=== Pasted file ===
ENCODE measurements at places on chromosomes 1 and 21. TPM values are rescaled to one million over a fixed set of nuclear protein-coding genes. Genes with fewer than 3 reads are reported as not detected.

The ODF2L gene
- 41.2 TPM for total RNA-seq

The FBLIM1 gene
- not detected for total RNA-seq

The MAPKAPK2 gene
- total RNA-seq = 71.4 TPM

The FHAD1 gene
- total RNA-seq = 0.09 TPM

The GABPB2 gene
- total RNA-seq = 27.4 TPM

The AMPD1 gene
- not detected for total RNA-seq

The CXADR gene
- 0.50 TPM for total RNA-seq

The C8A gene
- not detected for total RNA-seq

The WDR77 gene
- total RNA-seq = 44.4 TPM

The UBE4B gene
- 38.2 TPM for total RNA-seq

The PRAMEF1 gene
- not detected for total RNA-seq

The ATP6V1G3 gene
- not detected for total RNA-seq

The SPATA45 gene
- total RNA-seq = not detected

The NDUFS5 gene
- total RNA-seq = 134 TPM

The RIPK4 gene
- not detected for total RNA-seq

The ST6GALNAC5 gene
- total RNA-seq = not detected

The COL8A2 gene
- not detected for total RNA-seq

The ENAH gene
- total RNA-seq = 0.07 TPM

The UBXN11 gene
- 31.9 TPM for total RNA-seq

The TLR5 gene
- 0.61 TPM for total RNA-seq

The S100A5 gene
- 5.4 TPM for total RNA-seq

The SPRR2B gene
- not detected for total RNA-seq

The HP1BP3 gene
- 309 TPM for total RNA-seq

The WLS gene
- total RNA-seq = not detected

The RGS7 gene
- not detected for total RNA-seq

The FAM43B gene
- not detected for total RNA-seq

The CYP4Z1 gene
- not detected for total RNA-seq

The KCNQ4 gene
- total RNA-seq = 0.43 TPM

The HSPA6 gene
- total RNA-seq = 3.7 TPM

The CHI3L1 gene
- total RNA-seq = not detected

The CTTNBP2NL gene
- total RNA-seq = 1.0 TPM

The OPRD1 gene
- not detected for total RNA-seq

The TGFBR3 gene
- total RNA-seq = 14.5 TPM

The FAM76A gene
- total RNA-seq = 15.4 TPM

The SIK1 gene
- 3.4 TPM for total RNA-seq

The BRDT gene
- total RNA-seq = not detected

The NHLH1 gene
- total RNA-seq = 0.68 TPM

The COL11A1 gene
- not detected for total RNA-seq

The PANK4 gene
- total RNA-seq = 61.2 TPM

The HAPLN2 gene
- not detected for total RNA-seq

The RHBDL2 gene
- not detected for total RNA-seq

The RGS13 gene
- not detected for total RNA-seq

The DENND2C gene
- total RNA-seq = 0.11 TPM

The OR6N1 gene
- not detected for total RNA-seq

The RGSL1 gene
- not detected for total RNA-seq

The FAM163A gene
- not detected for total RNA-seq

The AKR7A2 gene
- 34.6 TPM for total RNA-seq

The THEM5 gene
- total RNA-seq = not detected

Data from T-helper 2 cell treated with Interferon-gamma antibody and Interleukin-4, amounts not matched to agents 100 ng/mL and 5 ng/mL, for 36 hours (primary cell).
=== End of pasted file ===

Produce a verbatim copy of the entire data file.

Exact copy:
ENCODE measurements at places on chromosomes 1 and 21. TPM values are rescaled to one million over a fixed set of nuclear protein-coding genes. Genes with fewer than 3 reads are reported as not detected.

The ODF2L gene
- 41.2 TPM for total RNA-seq

The FBLIM1 gene
- not detected for total RNA-seq

The MAPKAPK2 gene
- total RNA-seq = 71.4 TPM

The FHAD1 gene
- total RNA-seq = 0.09 TPM

The GABPB2 gene
- total RNA-seq = 27.4 TPM

The AMPD1 gene
- not detected for total RNA-seq

The CXADR gene
- 0.50 TPM for total RNA-seq

The C8A gene
- not detected for total RNA-seq

The WDR77 gene
- total RNA-seq = 44.4 TPM

The UBE4B gene
- 38.2 TPM for total RNA-seq

The PRAMEF1 gene
- not detected for total RNA-seq

The ATP6V1G3 gene
- not detected for total RNA-seq

The SPATA45 gene
- total RNA-seq = not detected

The NDUFS5 gene
- total RNA-seq = 134 TPM

The RIPK4 gene
- not detected for total RNA-seq

The ST6GALNAC5 gene
- total RNA-seq = not detected

The COL8A2 gene
- not detected for total RNA-seq

The ENAH gene
- total RNA-seq = 0.07 TPM

The UBXN11 gene
- 31.9 TPM for total RNA-seq

The TLR5 gene
- 0.61 TPM for total RNA-seq

The S100A5 gene
- 5.4 TPM for total RNA-seq

The SPRR2B gene
- not detected for total RNA-seq

The HP1BP3 gene
- 309 TPM for total RNA-seq

The WLS gene
- total RNA-seq = not detected

The RGS7 gene
- not detected for total RNA-seq

The FAM43B gene
- not detected for total RNA-seq

The CYP4Z1 gene
- not detected for total RNA-seq

The KCNQ4 gene
- total RNA-seq = 0.43 TPM

The HSPA6 gene
- total RNA-seq = 3.7 TPM

The CHI3L1 gene
- total RNA-seq = not detected

The CTTNBP2NL gene
- total RNA-seq = 1.0 TPM

The OPRD1 gene
- not detected for total RNA-seq

The TGFBR3 gene
- total RNA-seq = 14.5 TPM

The FAM76A gene
- total RNA-seq = 15.4 TPM

The SIK1 gene
- 3.4 TPM for total RNA-seq

The BRDT gene
- total RNA-seq = not detected

The NHLH1 gene
- total RNA-seq = 0.68 TPM

The COL11A1 gene
- not detected for total RNA-seq

The PANK4 gene
- total RNA-seq = 61.2 TPM

The HAPLN2 gene
- not detected for total RNA-seq

The RHBDL2 gene
- not detected for total RNA-seq

The RGS13 gene
- not detected for total RNA-seq

The DENND2C gene
- total RNA-seq = 0.11 TPM

The OR6N1 gene
- not detected for total RNA-seq

The RGSL1 gene
- not detected for total RNA-seq

The FAM163A gene
- not detected for total RNA-seq

The AKR7A2 gene
- 34.6 TPM for total RNA-seq

The THEM5 gene
- total RNA-seq = not detected

Data from T-helper 2 cell treated with Interferon-gamma antibody and Interleukin-4, amounts not matched to agents 100 ng/mL and 5 ng/mL, for 36 hours (primary cell).